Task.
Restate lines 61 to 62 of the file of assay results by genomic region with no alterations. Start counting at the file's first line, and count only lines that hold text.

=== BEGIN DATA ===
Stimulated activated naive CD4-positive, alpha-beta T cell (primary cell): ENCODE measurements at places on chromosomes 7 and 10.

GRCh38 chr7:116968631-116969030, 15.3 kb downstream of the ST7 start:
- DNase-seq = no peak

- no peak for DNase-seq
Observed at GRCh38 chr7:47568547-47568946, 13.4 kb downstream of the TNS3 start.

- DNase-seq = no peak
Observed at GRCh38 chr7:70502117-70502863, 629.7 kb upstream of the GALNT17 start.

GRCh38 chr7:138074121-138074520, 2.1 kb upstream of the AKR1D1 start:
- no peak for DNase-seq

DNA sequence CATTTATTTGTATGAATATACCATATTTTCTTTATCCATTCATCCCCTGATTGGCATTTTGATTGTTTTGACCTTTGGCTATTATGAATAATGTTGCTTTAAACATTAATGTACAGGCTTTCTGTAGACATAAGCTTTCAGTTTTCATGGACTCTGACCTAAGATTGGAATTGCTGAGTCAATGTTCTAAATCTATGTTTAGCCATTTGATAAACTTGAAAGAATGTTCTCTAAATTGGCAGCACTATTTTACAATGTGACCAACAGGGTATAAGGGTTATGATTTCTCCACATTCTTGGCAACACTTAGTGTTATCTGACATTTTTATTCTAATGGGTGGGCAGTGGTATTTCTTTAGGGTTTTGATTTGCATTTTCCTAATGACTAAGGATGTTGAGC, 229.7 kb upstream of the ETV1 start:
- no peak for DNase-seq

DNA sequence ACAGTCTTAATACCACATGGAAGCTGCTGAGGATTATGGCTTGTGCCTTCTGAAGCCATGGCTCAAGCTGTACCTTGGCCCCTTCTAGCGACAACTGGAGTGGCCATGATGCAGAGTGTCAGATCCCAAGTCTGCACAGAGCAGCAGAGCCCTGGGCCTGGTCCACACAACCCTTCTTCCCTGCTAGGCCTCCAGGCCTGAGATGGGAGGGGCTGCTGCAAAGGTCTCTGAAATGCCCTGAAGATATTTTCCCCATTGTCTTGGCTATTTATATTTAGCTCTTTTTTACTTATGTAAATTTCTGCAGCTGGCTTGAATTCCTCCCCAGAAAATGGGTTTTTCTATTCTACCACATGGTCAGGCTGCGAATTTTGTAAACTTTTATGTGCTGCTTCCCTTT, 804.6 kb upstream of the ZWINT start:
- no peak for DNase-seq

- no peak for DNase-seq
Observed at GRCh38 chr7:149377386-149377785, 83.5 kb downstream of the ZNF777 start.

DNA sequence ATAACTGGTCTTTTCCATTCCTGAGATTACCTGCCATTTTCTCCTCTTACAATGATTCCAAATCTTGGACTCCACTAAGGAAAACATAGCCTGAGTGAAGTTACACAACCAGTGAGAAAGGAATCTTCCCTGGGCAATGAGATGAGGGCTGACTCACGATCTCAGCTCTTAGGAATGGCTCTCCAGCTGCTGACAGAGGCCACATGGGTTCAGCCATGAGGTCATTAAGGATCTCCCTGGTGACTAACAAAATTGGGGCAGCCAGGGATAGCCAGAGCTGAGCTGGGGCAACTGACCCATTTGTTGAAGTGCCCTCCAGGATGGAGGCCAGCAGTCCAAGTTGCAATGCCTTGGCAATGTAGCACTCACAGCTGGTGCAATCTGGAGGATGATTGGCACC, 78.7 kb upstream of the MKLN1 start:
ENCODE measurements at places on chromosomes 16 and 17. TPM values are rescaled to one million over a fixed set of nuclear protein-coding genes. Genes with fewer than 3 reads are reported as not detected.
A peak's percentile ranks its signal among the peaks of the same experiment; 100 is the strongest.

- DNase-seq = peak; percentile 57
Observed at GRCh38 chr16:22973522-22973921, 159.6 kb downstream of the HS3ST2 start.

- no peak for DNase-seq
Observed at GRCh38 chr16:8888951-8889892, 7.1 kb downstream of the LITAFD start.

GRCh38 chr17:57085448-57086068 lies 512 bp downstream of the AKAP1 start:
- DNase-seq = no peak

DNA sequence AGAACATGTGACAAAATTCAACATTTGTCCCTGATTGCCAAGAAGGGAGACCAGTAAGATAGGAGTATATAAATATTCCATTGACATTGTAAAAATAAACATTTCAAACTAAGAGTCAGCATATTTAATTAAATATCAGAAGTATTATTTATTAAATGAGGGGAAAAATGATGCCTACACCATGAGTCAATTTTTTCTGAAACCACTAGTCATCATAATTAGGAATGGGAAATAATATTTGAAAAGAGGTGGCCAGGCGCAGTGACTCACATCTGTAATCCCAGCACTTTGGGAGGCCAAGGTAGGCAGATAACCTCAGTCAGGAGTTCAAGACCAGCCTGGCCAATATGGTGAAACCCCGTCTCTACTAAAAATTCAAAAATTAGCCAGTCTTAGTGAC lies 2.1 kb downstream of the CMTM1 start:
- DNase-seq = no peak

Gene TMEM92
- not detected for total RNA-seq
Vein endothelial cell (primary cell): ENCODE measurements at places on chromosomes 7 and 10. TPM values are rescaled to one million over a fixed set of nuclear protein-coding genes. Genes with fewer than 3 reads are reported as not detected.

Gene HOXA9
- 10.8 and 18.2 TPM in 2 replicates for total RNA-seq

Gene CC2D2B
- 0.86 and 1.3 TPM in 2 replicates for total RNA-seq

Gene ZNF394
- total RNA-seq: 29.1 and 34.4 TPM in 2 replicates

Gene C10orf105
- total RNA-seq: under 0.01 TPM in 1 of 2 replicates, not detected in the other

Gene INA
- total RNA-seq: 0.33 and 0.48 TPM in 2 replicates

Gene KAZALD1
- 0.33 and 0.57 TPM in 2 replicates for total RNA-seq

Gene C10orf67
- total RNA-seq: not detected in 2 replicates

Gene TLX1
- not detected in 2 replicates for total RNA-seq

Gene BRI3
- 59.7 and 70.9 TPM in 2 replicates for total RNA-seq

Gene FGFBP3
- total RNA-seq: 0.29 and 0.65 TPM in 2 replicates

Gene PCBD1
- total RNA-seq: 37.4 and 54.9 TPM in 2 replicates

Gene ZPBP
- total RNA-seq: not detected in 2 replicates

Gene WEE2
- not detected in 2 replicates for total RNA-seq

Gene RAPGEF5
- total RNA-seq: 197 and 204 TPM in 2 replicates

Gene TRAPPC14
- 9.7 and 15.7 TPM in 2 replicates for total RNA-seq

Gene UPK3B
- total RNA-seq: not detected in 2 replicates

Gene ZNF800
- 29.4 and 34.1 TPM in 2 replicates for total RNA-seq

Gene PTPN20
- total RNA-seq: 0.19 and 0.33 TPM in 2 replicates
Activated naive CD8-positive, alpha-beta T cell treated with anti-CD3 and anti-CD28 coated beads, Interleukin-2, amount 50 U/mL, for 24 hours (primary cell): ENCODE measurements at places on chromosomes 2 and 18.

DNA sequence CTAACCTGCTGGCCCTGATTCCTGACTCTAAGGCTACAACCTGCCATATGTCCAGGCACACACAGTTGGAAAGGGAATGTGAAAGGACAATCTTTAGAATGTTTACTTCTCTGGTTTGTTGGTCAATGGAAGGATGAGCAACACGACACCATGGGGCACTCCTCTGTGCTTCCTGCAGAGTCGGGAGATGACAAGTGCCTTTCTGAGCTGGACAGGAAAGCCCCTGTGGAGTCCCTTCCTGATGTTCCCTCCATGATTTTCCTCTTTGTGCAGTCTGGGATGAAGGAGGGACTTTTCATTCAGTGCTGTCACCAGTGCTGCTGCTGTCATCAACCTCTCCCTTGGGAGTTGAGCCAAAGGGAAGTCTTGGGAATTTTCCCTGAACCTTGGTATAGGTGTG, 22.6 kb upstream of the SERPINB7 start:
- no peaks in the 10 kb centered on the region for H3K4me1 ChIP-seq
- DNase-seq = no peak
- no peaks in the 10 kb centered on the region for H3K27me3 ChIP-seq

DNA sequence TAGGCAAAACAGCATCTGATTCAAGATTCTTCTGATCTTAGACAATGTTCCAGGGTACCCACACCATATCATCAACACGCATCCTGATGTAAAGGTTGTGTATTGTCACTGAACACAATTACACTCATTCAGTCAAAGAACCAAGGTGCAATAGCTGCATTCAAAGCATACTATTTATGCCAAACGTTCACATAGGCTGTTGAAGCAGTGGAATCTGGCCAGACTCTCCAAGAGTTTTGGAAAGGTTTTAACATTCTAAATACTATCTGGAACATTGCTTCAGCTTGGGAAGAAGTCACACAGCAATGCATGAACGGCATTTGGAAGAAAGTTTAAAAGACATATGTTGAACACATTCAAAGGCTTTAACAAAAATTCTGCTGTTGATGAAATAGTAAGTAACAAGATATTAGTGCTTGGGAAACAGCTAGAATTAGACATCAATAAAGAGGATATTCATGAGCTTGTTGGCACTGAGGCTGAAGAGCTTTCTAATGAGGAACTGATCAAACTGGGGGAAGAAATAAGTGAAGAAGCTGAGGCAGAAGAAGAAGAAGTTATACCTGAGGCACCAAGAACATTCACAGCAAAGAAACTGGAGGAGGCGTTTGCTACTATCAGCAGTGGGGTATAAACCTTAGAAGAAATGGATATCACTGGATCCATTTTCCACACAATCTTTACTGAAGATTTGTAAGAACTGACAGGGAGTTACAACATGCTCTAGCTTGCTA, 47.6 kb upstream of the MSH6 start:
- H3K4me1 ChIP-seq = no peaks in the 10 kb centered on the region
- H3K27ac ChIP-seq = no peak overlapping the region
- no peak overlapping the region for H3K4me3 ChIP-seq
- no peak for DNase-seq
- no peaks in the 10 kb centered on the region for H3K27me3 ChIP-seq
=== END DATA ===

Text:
- total RNA-seq: not detected in 2 replicates

Gene ZNF800